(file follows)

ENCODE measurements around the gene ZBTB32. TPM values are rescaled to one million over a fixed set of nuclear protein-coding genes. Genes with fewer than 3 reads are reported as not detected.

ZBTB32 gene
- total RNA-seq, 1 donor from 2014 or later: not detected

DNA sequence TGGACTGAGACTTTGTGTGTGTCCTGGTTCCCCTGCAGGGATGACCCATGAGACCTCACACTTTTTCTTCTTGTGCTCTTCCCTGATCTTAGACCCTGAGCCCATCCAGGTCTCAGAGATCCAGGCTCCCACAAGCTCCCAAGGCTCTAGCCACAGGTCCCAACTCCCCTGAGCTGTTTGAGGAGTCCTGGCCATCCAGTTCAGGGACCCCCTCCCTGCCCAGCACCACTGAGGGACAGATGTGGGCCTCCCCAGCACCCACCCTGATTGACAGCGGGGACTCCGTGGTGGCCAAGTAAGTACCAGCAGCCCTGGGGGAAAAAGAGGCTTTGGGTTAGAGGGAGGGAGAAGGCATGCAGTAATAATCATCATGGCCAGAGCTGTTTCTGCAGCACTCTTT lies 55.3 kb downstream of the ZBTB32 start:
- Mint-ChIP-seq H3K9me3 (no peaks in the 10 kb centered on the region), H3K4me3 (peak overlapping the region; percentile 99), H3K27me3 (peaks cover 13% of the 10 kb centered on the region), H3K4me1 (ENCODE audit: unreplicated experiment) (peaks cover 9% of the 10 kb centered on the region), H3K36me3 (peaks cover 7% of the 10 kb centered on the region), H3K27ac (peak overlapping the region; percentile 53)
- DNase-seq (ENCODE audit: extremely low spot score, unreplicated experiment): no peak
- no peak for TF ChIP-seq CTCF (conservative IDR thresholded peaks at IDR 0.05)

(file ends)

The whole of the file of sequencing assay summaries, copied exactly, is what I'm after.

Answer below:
ENCODE measurements around the gene ZBTB32. TPM values are rescaled to one million over a fixed set of nuclear protein-coding genes. Genes with fewer than 3 reads are reported as not detected.

ZBTB32 gene
- total RNA-seq, 1 donor from 2014 or later: not detected

DNA sequence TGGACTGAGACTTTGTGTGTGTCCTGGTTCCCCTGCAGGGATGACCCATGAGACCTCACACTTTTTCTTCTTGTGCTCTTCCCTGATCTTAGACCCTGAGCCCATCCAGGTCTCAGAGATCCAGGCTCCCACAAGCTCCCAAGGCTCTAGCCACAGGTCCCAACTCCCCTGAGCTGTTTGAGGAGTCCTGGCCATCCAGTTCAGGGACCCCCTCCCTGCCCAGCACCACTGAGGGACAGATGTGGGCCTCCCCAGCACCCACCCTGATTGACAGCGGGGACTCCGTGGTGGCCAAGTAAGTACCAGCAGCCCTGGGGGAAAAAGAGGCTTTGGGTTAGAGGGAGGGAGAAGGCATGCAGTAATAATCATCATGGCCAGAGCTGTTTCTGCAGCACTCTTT lies 55.3 kb downstream of the ZBTB32 start:
- Mint-ChIP-seq H3K9me3 (no peaks in the 10 kb centered on the region), H3K4me3 (peak overlapping the region; percentile 99), H3K27me3 (peaks cover 13% of the 10 kb centered on the region), H3K4me1 (ENCODE audit: unreplicated experiment) (peaks cover 9% of the 10 kb centered on the region), H3K36me3 (peaks cover 7% of the 10 kb centered on the region), H3K27ac (peak overlapping the region; percentile 53)
- DNase-seq (ENCODE audit: extremely low spot score, unreplicated experiment): no peak
- no peak for TF ChIP-seq CTCF (conservative IDR thresholded peaks at IDR 0.05)